The woman’s other daughter said: “Clothes were regularly mixed-up, wrongly tagged and mum was even sitting in other people’s underwear. When I got sent the yellow bag for incineration I couldn’t believe it.

“Mum’s clothes were in it but with other people’s room numbers on them, a scrunched up face mask with hair that wasn’t my mum’s in the elastic fell out a pocket – the residents don’t wear masks, so whose was it?

“Then I saw this dirty grey bed sheet. It wasn’t the type mum used so whose was it? I felt physically sick.

“Was it in a room where someone had tested positive for COVID? It could have been contaminated with God knows what.

“Eventually, social work picked up the waste bag from my property on January 7 and actually wore masks and gloves to remove it.

“And not having the dental plate would have not only affected her ability to chew, but also her self esteem and dignity.”

A bed sheet belonging to the home was rolled up at the bottom of a bag filled with their mum's washing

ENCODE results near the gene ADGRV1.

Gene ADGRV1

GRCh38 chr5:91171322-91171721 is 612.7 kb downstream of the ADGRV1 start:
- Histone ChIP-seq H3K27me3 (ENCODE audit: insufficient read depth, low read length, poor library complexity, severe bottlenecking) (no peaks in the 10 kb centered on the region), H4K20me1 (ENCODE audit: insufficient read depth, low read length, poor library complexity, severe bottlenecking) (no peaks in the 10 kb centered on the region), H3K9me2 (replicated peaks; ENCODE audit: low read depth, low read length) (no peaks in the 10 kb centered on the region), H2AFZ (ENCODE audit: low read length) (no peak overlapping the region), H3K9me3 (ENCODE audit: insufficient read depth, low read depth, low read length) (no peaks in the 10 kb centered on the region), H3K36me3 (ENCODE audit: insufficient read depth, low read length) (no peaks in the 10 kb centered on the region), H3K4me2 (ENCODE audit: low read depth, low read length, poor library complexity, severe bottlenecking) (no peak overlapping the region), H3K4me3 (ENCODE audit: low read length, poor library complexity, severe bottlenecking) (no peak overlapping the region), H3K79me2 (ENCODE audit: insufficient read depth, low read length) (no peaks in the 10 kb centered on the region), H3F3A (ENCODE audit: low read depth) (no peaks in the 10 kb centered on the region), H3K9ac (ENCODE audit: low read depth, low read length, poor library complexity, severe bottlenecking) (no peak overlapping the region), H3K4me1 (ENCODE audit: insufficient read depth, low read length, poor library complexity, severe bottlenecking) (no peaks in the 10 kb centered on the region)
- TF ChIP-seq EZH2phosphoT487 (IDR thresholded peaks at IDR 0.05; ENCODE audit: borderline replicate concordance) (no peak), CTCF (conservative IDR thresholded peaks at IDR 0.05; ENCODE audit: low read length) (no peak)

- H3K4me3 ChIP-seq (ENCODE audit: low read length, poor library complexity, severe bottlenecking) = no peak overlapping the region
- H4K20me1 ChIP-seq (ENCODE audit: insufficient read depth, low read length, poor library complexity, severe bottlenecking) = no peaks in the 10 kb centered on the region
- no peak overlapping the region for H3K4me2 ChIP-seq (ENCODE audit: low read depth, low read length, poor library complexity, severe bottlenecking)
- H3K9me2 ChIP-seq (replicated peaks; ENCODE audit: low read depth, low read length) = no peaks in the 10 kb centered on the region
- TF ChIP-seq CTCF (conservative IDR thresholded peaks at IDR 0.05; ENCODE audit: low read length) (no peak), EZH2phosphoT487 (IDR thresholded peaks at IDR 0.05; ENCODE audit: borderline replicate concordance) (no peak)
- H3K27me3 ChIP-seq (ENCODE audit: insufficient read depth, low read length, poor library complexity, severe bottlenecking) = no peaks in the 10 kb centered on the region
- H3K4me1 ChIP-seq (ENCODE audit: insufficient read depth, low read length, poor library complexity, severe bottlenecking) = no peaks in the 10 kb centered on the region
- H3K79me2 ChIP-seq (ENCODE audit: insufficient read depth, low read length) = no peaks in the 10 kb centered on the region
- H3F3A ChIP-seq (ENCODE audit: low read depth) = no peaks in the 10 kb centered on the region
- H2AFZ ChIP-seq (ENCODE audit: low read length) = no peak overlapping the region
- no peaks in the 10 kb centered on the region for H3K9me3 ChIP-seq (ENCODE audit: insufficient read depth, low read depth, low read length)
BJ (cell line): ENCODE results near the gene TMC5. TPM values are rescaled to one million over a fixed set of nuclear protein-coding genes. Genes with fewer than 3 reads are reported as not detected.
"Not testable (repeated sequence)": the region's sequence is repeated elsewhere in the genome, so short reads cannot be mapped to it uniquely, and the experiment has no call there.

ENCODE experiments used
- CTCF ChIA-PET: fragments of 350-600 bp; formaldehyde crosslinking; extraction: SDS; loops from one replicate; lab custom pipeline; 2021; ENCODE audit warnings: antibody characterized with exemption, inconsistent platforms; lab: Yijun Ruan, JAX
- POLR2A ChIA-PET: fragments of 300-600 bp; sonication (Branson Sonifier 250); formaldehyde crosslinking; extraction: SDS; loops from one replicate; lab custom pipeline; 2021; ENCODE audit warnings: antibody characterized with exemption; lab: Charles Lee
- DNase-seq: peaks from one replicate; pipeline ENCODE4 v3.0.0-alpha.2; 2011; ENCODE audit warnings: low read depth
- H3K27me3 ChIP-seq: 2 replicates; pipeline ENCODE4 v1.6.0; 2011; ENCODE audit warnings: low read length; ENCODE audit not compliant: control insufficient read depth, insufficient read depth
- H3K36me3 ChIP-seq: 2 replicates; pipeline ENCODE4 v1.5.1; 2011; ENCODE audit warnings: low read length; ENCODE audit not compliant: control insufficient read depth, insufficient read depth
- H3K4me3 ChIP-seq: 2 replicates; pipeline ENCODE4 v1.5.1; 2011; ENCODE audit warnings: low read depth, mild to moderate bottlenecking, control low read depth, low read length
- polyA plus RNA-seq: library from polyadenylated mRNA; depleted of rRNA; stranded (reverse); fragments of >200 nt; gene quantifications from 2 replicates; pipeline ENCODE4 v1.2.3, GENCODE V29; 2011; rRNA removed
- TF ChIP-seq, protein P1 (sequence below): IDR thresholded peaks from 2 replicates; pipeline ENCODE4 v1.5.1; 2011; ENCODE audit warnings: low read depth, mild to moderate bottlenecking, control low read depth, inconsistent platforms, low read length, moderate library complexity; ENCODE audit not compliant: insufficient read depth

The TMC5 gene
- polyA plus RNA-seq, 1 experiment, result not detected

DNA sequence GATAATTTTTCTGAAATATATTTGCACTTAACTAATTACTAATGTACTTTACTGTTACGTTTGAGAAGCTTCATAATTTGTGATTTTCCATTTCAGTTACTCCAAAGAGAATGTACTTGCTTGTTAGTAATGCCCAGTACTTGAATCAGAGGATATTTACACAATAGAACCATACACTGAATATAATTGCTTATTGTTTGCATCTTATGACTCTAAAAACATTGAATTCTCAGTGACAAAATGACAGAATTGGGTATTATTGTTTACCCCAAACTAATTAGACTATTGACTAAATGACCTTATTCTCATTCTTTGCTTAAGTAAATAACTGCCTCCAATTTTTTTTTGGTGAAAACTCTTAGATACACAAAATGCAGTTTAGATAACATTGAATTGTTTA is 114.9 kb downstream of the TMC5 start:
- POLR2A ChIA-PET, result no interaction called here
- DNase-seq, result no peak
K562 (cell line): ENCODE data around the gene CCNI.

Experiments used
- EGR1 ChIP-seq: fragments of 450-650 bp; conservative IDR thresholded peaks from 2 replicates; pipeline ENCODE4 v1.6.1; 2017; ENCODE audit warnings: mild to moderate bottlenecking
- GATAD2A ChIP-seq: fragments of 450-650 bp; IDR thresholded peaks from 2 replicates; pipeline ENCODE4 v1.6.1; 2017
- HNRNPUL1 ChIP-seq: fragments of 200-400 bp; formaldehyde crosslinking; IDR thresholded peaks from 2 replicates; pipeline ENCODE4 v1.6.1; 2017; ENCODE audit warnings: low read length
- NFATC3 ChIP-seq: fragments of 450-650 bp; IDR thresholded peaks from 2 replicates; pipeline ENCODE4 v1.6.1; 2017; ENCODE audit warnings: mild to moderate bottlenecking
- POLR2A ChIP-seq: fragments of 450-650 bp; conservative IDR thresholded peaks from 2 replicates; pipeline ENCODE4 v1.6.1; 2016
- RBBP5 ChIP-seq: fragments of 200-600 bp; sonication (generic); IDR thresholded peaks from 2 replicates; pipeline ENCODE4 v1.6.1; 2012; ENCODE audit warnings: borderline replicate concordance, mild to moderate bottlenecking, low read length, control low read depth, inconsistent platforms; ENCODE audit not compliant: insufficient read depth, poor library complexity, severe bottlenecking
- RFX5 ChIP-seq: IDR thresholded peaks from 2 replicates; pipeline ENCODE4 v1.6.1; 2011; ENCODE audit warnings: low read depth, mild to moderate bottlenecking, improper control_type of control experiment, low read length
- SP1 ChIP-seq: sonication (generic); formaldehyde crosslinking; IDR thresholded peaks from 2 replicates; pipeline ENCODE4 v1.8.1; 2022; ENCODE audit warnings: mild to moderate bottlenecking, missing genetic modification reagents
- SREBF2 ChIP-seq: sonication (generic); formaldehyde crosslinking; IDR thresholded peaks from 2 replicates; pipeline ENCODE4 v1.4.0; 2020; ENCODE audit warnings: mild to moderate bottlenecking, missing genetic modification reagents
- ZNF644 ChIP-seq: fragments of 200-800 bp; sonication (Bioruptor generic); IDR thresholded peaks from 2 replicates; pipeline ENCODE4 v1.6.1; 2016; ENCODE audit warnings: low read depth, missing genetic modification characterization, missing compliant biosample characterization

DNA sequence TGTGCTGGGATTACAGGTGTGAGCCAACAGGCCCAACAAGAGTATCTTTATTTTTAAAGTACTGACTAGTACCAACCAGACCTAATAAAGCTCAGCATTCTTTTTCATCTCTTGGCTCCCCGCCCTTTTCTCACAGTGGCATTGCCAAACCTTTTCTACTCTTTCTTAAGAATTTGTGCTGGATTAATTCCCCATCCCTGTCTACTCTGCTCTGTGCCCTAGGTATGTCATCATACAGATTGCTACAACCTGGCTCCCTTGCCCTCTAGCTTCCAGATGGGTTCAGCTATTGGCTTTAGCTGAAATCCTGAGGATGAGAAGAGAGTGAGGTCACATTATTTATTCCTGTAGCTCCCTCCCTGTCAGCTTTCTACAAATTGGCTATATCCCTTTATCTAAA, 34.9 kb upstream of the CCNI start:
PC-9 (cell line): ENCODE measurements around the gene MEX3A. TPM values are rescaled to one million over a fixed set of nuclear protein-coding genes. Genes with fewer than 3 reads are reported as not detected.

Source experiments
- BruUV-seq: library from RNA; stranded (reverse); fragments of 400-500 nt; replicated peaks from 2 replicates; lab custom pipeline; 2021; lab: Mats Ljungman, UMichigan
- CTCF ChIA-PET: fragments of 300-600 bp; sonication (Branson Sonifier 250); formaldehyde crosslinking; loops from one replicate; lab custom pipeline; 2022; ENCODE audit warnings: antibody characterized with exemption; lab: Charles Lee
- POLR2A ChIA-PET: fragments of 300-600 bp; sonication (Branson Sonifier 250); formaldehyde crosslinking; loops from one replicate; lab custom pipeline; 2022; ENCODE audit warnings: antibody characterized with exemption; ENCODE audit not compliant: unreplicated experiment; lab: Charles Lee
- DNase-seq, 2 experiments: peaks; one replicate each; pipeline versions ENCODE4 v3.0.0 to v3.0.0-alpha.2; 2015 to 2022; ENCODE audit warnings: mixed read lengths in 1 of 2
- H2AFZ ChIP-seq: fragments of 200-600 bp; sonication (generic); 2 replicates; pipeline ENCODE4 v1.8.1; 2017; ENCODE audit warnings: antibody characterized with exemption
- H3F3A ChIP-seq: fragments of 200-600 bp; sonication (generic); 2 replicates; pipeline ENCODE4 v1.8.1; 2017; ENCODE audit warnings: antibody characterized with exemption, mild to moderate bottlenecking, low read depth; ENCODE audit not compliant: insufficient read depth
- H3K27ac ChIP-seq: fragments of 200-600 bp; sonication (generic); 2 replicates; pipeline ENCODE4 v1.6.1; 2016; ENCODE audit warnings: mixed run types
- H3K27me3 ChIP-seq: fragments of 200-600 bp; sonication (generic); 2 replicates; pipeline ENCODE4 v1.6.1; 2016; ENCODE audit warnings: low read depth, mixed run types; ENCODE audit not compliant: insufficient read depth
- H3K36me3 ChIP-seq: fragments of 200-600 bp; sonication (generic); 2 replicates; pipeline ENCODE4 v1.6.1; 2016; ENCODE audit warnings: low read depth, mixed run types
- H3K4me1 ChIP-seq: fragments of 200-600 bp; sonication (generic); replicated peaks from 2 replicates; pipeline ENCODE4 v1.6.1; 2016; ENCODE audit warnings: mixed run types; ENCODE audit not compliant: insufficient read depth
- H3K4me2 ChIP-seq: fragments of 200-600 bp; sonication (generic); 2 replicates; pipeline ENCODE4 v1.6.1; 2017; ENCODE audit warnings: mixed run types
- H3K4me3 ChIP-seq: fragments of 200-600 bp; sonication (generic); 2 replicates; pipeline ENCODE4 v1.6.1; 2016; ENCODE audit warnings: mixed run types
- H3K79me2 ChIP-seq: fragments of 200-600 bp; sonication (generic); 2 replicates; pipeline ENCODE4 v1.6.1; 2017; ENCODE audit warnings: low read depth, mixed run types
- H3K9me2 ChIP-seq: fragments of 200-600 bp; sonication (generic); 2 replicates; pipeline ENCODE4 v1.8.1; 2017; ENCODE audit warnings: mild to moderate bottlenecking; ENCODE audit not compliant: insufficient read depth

The family of the 83-year-old Meldrum Gardens resident questioned why their mum was moved between units in the midst of a pandemic – and why painters and decorators were allowed into the home.

In July the family were allowed in to look at another room after being told by the manager that they planned to move their mum.

The daughter, however, said the room picked out was not appropriate.

A few weeks later they were told that their mum was getting a “like-for-like room” in a different unit at the other end of the building.

She was moved out of her room of five years in September - only to have to be moved again several times due to COVID - an extremely unsettling and upsetting experience for someone with dementia say the family.